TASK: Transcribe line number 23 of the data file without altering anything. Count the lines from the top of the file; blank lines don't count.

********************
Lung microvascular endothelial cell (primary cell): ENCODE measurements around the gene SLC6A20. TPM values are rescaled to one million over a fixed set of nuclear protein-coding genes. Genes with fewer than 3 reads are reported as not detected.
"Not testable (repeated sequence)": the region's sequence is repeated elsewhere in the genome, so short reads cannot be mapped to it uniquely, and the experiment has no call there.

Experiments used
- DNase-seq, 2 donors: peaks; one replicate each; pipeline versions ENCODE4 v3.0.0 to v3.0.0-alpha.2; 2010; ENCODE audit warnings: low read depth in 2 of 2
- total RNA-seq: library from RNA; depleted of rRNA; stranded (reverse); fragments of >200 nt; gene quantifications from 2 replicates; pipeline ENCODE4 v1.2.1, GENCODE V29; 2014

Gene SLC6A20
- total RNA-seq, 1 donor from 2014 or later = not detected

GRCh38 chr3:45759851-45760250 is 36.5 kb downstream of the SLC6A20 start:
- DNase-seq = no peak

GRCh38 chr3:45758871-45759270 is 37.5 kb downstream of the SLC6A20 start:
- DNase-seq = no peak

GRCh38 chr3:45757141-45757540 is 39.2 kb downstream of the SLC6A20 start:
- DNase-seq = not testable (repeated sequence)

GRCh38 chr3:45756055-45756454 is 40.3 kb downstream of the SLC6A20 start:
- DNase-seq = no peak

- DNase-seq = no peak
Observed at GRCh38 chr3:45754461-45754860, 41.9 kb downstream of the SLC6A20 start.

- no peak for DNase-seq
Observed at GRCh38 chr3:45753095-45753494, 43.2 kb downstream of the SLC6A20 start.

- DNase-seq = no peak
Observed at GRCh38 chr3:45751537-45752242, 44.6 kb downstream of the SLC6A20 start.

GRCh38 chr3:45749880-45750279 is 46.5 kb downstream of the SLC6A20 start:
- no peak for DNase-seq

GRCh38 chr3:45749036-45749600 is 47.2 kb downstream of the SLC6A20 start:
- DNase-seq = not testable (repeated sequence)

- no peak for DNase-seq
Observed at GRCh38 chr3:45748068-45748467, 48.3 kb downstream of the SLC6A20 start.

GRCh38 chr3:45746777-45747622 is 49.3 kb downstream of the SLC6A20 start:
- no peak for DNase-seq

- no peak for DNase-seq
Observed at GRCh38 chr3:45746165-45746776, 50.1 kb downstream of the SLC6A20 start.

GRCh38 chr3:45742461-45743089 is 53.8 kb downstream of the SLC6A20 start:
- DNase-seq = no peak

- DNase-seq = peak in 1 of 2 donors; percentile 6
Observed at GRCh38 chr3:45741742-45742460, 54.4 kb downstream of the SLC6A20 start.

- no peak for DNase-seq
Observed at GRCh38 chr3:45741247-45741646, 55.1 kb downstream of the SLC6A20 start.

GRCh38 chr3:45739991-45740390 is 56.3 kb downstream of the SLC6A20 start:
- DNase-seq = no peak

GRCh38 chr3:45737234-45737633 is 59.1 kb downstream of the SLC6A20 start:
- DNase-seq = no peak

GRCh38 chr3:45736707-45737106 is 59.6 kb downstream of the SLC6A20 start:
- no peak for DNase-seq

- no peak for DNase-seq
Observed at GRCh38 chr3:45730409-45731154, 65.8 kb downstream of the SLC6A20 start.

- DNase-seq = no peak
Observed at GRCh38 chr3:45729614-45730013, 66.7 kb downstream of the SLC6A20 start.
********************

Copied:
- no peak for DNase-seq